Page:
Familiar face, new role: Chris Hunt returns to Lafayette as Dean of Equity and Inclusion

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(Photo courtesy of Nouman Naveed ’19)

Jane Collins

Having moved into his new office space in Feather House, Dean of Equity and Inclusion Chris Hunt is ready for his first year back on campus with an open door and a Dwight K. Schrute mug on his desk.

“I like The Office,” Hunt said.

Before he spent nearly a decade working at Moravian College as their Associate Dean of Students and Director of Intercultural Advancement and Global Inclusion, Hunt worked for four years in Lafayette’s office of Residence Life, from 2003 to 2007. When Hunt’s daughter was born, she was brought home to the faculty apartment in Kirby House, and his family later moved to the Kamine faculty apartment.

He returned to Lafayette this summer assuming similar responsibilities of the former Dean of Intercultural Development John McKnight. Hunt said he feels that the new title reflects the growth of the position over the years.

Hunt had the opportunity to describe his role this past week to the class of 2021. He explained at first-year orientation that his role is “broadly defined is to make sure every student has access to what they need in order to be successful and integrate into the community, and that the community is integrating them.”

According to Hunt, his role will still be to work with organizations such as Associate of Black Collegians, NIA, QuEST and Hispanic Society of Lafayette, who have worked with the Office of Intercultural Development in the past. However, he wants his office to reach out to other organizations such as those in Greek life, sports teams and Lafayette Activities Forum.

In this effort of extending himself to students, Hunt plans to draw on his experience as an adviser during his earlier years at Lafayette.

“I take a lot of pride and joy having been the advisor for the Association of Black Collegians and for the Brothers of Lafayette many years ago,” he said. “I hope to offer similar support for ABC and will encourage the men to think about reforming the Brothers of Lafayette as they were an important group on campus.”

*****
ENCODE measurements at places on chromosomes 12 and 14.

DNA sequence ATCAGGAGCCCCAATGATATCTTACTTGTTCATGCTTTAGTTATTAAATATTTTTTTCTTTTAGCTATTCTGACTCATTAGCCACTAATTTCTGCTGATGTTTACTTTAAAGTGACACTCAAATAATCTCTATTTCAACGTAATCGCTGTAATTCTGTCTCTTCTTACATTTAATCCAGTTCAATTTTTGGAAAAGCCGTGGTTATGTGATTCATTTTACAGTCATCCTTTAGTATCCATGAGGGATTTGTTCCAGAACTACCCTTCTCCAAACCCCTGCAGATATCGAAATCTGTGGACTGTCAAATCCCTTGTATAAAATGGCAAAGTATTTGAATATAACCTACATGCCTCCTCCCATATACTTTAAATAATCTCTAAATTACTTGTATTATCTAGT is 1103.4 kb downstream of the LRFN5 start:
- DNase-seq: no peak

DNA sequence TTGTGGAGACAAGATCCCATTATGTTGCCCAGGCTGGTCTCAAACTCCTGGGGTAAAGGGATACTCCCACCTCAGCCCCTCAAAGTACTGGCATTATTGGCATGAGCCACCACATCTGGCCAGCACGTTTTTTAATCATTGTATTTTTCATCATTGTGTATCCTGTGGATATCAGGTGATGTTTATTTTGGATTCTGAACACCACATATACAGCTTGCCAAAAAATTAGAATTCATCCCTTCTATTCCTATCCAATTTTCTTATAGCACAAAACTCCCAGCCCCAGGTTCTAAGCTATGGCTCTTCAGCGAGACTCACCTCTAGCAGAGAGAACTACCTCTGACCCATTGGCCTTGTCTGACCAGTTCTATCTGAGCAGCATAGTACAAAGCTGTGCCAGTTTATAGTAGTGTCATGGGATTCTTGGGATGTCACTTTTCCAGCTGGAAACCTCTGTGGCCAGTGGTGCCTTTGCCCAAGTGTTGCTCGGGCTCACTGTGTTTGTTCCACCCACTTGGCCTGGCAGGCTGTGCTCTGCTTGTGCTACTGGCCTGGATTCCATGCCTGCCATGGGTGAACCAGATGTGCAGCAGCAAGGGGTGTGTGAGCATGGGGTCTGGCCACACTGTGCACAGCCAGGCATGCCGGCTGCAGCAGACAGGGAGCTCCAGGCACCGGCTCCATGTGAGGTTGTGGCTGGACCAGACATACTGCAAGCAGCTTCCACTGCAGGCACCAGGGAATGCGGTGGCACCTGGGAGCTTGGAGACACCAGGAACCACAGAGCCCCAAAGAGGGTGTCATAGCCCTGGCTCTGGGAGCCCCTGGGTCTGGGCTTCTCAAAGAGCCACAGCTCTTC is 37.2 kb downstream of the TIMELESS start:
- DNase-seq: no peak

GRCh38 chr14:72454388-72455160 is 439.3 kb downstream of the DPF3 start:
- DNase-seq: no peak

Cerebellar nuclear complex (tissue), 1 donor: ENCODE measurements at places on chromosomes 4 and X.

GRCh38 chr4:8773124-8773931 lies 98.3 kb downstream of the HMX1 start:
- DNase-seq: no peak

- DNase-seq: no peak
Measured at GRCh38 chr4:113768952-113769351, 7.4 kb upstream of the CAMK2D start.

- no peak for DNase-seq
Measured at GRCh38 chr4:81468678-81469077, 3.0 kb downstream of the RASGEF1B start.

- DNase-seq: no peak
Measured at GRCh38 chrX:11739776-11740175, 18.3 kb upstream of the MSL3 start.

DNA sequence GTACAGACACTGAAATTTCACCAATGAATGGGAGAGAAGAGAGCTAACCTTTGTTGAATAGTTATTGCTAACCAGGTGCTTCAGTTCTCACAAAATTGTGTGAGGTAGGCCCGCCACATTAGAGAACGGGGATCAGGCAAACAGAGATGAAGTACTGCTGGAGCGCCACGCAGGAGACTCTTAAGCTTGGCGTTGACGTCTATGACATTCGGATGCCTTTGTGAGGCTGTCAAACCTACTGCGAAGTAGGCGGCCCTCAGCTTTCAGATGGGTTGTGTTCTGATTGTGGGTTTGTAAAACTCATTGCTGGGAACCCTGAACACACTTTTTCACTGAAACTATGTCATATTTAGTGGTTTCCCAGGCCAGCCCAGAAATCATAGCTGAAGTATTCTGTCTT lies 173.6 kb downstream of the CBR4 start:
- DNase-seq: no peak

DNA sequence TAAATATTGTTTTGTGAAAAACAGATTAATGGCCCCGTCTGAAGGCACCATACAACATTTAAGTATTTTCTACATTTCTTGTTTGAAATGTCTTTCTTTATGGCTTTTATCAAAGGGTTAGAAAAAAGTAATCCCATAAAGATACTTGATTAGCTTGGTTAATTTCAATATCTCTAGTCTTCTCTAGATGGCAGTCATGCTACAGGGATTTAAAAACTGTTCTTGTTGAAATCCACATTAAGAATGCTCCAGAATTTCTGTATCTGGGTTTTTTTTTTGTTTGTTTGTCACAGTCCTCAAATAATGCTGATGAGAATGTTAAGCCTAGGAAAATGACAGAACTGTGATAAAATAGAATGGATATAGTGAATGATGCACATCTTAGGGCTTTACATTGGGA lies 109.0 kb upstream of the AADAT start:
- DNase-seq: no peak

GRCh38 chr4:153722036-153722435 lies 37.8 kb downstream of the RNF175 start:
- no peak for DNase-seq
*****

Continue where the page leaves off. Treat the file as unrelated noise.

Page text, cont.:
Hunt feels his years at Lafayette and experience at Moravian will help his transition. However, there are several things on campus Hunt feels he needs to better understand, such as the highly debated Mill Series that started last spring.

“I want to understand it first. I think I want to wrap my head around what it is,” Hunt said. He plans to both meet with government and law professor Brandon Van Dyck, the adviser for the series, and to attend a few events.

“I’ll be at the one in October. I just want to experience it for myself,” he said.

While the Mill Series has been a cause of tension on campus, Hunt feels in light of recent events, facilitating conversation on campus with different viewpoints is important.

“After Charlottesville happened, Donald Trump said ‘both sides,'” and that false equivalency can result in a misunderstanding of Hunt’s call for intellectual discourse on campus, he said. “That…meant something else. What I do want is for us to learn from each other.”

While getting involved in serious and divisive issues on campus is a priority for Hunt, he is also eager to just meet students and connect with them through a shared passion of food.

“I like to cook, and I heard students like to eat. So, once in awhile I like to try and merge those two things. I’ll probably try to bring some of those hobbies here,” Hunt said. “I think those close moments to interact with students are helpful.”